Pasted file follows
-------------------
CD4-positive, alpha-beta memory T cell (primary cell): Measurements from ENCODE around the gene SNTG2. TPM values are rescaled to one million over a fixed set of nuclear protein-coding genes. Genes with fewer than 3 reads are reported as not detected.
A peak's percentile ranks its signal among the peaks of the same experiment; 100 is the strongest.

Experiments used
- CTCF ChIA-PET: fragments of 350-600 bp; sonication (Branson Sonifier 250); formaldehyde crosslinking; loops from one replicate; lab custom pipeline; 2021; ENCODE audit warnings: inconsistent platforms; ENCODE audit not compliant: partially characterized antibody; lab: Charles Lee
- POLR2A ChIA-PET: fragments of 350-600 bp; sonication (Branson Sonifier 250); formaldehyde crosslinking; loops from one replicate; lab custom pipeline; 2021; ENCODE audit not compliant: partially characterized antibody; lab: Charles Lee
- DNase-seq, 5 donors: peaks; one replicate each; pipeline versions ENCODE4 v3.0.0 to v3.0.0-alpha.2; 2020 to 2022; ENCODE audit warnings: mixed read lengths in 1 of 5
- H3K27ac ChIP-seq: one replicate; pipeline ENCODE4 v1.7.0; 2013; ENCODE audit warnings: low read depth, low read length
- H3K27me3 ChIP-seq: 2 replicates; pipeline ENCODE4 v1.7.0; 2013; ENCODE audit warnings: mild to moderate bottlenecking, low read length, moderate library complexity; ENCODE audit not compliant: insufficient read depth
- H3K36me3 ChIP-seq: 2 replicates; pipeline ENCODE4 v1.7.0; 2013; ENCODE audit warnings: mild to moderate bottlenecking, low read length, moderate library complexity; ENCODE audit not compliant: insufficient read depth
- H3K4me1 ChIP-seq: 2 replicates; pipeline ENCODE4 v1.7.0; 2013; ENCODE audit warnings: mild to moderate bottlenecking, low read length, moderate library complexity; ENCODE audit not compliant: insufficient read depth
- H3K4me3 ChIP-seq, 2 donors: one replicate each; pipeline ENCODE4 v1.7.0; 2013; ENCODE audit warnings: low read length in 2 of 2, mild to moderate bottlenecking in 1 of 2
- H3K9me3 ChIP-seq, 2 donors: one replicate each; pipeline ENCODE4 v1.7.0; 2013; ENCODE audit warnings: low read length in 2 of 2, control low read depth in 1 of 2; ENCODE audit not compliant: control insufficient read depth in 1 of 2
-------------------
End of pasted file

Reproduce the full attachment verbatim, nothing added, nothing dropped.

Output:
CD4-positive, alpha-beta memory T cell (primary cell): Measurements from ENCODE around the gene SNTG2. TPM values are rescaled to one million over a fixed set of nuclear protein-coding genes. Genes with fewer than 3 reads are reported as not detected.
A peak's percentile ranks its signal among the peaks of the same experiment; 100 is the strongest.

Experiments used
- CTCF ChIA-PET: fragments of 350-600 bp; sonication (Branson Sonifier 250); formaldehyde crosslinking; loops from one replicate; lab custom pipeline; 2021; ENCODE audit warnings: inconsistent platforms; ENCODE audit not compliant: partially characterized antibody; lab: Charles Lee
- POLR2A ChIA-PET: fragments of 350-600 bp; sonication (Branson Sonifier 250); formaldehyde crosslinking; loops from one replicate; lab custom pipeline; 2021; ENCODE audit not compliant: partially characterized antibody; lab: Charles Lee
- DNase-seq, 5 donors: peaks; one replicate each; pipeline versions ENCODE4 v3.0.0 to v3.0.0-alpha.2; 2020 to 2022; ENCODE audit warnings: mixed read lengths in 1 of 5
- H3K27ac ChIP-seq: one replicate; pipeline ENCODE4 v1.7.0; 2013; ENCODE audit warnings: low read depth, low read length
- H3K27me3 ChIP-seq: 2 replicates; pipeline ENCODE4 v1.7.0; 2013; ENCODE audit warnings: mild to moderate bottlenecking, low read length, moderate library complexity; ENCODE audit not compliant: insufficient read depth
- H3K36me3 ChIP-seq: 2 replicates; pipeline ENCODE4 v1.7.0; 2013; ENCODE audit warnings: mild to moderate bottlenecking, low read length, moderate library complexity; ENCODE audit not compliant: insufficient read depth
- H3K4me1 ChIP-seq: 2 replicates; pipeline ENCODE4 v1.7.0; 2013; ENCODE audit warnings: mild to moderate bottlenecking, low read length, moderate library complexity; ENCODE audit not compliant: insufficient read depth
- H3K4me3 ChIP-seq, 2 donors: one replicate each; pipeline ENCODE4 v1.7.0; 2013; ENCODE audit warnings: low read length in 2 of 2, mild to moderate bottlenecking in 1 of 2
- H3K9me3 ChIP-seq, 2 donors: one replicate each; pipeline ENCODE4 v1.7.0; 2013; ENCODE audit warnings: low read length in 2 of 2, control low read depth in 1 of 2; ENCODE audit not compliant: control insufficient read depth in 1 of 2